The definition of Cystic Fibrosis holds a visceral punch. But so does the antidote. The Cure. To say the least, it’s a touchy subject with CF families. Along with all the innovations in life saving medications, there have been even more promises that haven’t panned out. The herb turmeric was once hailed to cure CF, and a recent drug Denufosol was hyped as a ‘cure’ but failed to produce results.

When Addie was diagnosed at four months old, our doctors said definitively, “There will be a cure by the time she’s five.” So when Addie blew out five candles on her birthday cake, my first thought was not just of celebration. It was, “Don’t tell me my child is going to die, but don’t promise me she’ll live either. I’m not sure which is worse.”

Most adults I’ve met with CF have shared a similar but opposite story. When they were diagnosed as infants, their parents were told to start planning their funeral. These adults who are now in their 30’s, 40’s and even 50’s were expected to die, expected (ironically) to live up to the definition of their disease. Chronic, fatal, illness.

There is power in a definition. It takes the infinite and makes it finite; power in saying something is what it is.  And there is also power in refusing it. Both are equally harmful because each makes promises that may not be kept. And it’s a slippery slope to say potential will become kinetic. Who knows when the ball will drop, or if it ever will?

 On January 31, 2012,  the FDA approved a new drug named Kalydeco that corrects the basic defect of those with the G551D mutation of cystic fibrosis. This mutation is present in 4 percent of the CF population in the United States. It dramatically improves lung function; lowers sweat chloride levels and helps patients gain weight — all key clinical indicators of CF.
To put it simply: This is freaking huge. Huge. Huge. Huge. This is the first time in CF history that a drug has been able to change the course of its disease. It’s not treating the symptoms; it’s correcting them, preventing them. Like gravity reversing, the ball is falling up the hill. Take that Newton! This medication is changing progressively worse, to just plain ‘progressive.’ Like I said, it’s huge. But…damnit, there’s always a but.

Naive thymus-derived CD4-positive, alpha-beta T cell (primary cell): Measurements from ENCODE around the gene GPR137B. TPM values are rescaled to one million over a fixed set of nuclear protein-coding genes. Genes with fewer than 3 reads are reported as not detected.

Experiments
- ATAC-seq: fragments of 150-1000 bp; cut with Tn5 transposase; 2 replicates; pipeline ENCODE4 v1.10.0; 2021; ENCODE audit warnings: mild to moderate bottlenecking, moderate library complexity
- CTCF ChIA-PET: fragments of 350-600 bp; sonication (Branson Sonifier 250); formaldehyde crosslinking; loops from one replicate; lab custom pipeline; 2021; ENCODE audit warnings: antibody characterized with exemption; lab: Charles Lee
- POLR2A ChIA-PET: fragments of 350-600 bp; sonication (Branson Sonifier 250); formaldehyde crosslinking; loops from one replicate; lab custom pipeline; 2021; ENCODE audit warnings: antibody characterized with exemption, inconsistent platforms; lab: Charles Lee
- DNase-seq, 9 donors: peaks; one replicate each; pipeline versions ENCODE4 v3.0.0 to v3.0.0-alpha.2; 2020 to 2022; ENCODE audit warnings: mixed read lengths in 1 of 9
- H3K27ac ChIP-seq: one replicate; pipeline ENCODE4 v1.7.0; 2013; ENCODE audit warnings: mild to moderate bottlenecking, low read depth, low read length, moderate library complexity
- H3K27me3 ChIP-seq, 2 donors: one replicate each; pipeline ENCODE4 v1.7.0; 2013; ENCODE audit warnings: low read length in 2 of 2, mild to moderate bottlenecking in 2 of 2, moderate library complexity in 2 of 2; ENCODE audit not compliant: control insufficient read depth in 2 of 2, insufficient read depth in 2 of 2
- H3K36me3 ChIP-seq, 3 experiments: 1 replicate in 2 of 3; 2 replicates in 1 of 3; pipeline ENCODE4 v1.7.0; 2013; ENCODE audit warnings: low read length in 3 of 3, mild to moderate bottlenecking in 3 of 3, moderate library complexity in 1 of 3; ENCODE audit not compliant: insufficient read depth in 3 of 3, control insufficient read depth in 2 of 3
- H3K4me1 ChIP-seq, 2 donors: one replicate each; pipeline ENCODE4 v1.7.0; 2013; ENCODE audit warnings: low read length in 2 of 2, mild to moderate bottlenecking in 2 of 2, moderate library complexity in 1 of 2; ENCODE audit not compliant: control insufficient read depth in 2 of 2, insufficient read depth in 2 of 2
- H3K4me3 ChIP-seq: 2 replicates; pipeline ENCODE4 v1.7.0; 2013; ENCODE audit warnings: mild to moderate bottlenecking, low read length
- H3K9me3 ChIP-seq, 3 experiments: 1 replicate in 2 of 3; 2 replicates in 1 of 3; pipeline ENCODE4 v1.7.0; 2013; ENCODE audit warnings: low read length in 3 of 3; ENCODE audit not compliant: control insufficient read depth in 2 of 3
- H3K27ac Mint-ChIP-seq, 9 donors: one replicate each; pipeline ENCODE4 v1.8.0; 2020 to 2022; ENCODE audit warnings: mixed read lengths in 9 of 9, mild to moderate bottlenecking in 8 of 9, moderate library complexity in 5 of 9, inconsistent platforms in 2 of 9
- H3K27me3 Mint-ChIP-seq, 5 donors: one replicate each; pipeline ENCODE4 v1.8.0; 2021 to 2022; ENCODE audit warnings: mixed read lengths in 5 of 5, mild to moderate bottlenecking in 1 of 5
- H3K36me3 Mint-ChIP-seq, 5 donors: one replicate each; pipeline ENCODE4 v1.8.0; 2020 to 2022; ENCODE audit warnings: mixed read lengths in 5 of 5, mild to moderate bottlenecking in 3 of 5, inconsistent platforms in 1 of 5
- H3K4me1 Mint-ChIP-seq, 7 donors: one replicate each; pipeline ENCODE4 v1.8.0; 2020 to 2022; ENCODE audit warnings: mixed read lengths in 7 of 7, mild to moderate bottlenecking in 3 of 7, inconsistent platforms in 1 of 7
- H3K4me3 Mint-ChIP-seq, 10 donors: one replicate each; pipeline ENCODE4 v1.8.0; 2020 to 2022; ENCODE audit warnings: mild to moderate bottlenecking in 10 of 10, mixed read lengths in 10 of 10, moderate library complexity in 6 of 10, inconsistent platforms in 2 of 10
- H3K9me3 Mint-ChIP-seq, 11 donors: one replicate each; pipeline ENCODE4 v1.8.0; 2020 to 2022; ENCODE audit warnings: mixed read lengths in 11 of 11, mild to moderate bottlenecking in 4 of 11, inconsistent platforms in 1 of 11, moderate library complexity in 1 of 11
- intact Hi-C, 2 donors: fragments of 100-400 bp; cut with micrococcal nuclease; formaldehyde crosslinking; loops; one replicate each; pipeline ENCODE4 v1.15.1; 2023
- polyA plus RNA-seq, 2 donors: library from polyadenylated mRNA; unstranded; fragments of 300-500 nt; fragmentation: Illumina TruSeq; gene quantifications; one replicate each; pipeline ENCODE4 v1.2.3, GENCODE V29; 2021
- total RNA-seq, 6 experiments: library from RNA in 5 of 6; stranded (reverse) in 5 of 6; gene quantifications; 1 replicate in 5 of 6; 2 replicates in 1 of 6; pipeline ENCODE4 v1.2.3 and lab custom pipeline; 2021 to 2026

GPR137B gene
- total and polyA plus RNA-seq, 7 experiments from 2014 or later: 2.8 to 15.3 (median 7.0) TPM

The vast majority of individuals with CF in the United States – nearly 90 percent (including my daughter) have a different mutation, called Delta F508. For my kiddo and most of the CF population to benefit from Kalydeco, another drug is necessary. Enter, VX-809.  In the Phase 2 clinical trial of Kalydeco in combination with another potential therapy, VX-809 has shown positive results. It’s difficult to understand. But basically it means, both medications have the potential of working together to transform Cystic Fibrosis from a chronic, fatal illness into an endurable, pain-in-the ass, condition. From a life expectancy of 37 to a sky’s the limit, do whatever the hell you want life expectancy. We could be on the verge, on the top of the hill of a potential cure that has the promise of becoming kinetic.

I hate to say it, no I love to say it. My daughter will see the cure in her lifetime.
The definition of Cystic Fibrosis will have to change. Anatomy books and medical anthologies will have to correct their terminology from chronic to cured, from fatal to endurable, from illness to condition.

In the meantime, I, like all parents of kiddos with CF, will hold our babies at the top of a hill, blocking the breezes, and defying gravity, waiting for the day when diseases like CF no longer have the power to define our child’s life expectancy. Nothing is permanent and definitions, like diseases are ever-changing. As it should be.